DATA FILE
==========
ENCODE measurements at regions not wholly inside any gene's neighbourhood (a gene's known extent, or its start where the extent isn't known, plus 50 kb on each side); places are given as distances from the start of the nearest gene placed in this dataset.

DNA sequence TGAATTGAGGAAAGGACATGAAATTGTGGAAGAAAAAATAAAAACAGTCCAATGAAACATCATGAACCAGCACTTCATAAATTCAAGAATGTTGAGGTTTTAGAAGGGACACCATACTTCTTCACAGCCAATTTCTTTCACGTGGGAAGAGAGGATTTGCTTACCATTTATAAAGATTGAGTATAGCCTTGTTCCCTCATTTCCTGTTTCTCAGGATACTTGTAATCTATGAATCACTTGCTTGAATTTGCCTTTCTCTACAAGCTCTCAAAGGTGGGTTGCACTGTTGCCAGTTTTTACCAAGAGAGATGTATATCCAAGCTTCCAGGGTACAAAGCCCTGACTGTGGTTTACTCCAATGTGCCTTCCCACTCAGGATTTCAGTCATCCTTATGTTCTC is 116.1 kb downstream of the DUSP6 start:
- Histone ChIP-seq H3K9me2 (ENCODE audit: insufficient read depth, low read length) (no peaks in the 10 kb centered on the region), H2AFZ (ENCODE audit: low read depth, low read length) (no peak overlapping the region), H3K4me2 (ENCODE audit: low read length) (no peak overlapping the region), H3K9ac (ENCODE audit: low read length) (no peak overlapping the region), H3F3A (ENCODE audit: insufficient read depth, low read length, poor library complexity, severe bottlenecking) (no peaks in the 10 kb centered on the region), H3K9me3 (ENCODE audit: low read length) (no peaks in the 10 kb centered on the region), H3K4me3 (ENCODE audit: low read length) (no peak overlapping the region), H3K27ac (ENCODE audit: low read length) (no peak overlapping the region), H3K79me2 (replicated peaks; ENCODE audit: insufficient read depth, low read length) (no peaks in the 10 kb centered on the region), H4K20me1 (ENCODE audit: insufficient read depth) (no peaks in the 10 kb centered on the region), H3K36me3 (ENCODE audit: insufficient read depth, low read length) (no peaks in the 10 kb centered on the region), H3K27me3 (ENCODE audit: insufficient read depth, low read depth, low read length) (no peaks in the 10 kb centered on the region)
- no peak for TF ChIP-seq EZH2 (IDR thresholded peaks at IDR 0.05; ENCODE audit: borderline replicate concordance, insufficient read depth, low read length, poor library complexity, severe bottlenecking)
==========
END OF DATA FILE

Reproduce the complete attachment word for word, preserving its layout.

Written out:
ENCODE measurements at regions not wholly inside any gene's neighbourhood (a gene's known extent, or its start where the extent isn't known, plus 50 kb on each side); places are given as distances from the start of the nearest gene placed in this dataset.

DNA sequence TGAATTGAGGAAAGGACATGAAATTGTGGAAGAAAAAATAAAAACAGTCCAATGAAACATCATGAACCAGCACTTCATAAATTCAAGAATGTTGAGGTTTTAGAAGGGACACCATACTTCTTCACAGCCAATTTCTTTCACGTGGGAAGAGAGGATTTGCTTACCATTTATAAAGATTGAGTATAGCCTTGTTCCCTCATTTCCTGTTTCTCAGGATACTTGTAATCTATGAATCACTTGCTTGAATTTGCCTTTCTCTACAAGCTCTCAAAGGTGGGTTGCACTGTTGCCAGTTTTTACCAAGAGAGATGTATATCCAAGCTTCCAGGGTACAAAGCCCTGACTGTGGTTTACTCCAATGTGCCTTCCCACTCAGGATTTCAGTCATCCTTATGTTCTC is 116.1 kb downstream of the DUSP6 start:
- Histone ChIP-seq H3K9me2 (ENCODE audit: insufficient read depth, low read length) (no peaks in the 10 kb centered on the region), H2AFZ (ENCODE audit: low read depth, low read length) (no peak overlapping the region), H3K4me2 (ENCODE audit: low read length) (no peak overlapping the region), H3K9ac (ENCODE audit: low read length) (no peak overlapping the region), H3F3A (ENCODE audit: insufficient read depth, low read length, poor library complexity, severe bottlenecking) (no peaks in the 10 kb centered on the region), H3K9me3 (ENCODE audit: low read length) (no peaks in the 10 kb centered on the region), H3K4me3 (ENCODE audit: low read length) (no peak overlapping the region), H3K27ac (ENCODE audit: low read length) (no peak overlapping the region), H3K79me2 (replicated peaks; ENCODE audit: insufficient read depth, low read length) (no peaks in the 10 kb centered on the region), H4K20me1 (ENCODE audit: insufficient read depth) (no peaks in the 10 kb centered on the region), H3K36me3 (ENCODE audit: insufficient read depth, low read length) (no peaks in the 10 kb centered on the region), H3K27me3 (ENCODE audit: insufficient read depth, low read depth, low read length) (no peaks in the 10 kb centered on the region)
- no peak for TF ChIP-seq EZH2 (IDR thresholded peaks at IDR 0.05; ENCODE audit: borderline replicate concordance, insufficient read depth, low read length, poor library complexity, severe bottlenecking)